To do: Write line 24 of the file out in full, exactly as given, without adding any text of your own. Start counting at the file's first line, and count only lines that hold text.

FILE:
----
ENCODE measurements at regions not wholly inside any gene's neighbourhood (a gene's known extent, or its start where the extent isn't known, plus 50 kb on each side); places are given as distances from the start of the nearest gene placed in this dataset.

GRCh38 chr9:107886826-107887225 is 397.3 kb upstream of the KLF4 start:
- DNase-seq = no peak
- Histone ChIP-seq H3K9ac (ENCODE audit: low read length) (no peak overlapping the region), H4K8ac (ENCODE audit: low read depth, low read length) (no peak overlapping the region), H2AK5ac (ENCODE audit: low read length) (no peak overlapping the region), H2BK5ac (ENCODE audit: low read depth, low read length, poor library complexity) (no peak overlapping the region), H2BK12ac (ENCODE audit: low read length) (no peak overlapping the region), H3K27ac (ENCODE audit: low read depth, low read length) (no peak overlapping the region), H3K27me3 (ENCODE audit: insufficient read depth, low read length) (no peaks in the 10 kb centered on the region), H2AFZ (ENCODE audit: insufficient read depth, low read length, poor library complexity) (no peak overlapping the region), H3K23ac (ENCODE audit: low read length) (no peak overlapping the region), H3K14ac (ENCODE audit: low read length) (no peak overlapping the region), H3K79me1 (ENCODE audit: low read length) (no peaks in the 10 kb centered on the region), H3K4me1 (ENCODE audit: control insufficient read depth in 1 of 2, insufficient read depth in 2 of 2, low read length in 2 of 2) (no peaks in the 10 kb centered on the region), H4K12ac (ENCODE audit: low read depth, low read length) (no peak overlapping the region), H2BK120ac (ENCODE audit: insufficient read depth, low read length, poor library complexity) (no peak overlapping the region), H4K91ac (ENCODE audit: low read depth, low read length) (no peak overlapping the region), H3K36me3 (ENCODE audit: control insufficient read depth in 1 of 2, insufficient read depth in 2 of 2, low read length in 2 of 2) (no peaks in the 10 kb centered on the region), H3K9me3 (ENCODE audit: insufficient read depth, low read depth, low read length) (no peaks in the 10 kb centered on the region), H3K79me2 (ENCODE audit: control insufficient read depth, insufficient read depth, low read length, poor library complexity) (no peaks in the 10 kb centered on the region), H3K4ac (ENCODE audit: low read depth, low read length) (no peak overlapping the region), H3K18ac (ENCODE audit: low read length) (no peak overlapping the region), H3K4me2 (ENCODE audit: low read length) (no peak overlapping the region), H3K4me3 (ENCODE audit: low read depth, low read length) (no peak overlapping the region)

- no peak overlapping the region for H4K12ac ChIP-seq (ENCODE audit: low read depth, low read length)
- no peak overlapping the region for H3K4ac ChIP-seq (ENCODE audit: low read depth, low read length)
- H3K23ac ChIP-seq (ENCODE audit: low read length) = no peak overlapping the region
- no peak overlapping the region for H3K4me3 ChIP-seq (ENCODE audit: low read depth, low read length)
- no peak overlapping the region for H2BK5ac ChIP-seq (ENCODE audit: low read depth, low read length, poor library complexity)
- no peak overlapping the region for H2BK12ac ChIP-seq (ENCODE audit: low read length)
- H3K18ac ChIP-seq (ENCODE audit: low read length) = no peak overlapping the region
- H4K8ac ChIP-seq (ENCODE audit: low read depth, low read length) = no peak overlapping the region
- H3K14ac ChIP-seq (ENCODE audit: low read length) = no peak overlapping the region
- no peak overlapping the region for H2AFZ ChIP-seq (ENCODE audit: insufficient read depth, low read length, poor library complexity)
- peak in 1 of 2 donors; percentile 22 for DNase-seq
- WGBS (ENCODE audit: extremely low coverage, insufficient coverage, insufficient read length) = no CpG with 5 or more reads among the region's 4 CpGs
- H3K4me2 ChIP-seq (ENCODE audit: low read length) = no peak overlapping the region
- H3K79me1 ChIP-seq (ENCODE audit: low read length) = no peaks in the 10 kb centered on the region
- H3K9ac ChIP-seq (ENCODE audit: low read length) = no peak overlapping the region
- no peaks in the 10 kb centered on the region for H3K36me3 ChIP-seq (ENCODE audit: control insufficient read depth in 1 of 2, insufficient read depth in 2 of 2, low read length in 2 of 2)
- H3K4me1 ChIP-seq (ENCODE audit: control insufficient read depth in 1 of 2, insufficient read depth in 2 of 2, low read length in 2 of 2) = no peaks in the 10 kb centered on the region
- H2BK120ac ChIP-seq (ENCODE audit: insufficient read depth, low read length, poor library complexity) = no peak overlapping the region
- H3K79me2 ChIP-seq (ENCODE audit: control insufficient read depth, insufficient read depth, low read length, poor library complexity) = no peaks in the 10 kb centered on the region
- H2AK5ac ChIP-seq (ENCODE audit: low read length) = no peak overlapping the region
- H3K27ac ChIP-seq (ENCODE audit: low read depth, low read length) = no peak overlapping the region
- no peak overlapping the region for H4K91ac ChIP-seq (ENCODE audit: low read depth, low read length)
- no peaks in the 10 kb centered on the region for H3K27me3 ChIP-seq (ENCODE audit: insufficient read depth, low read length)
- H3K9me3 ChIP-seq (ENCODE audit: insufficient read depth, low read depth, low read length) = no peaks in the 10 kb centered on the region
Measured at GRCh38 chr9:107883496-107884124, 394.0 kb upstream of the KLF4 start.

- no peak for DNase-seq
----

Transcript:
- H2AK5ac ChIP-seq (ENCODE audit: low read length) = no peak overlapping the region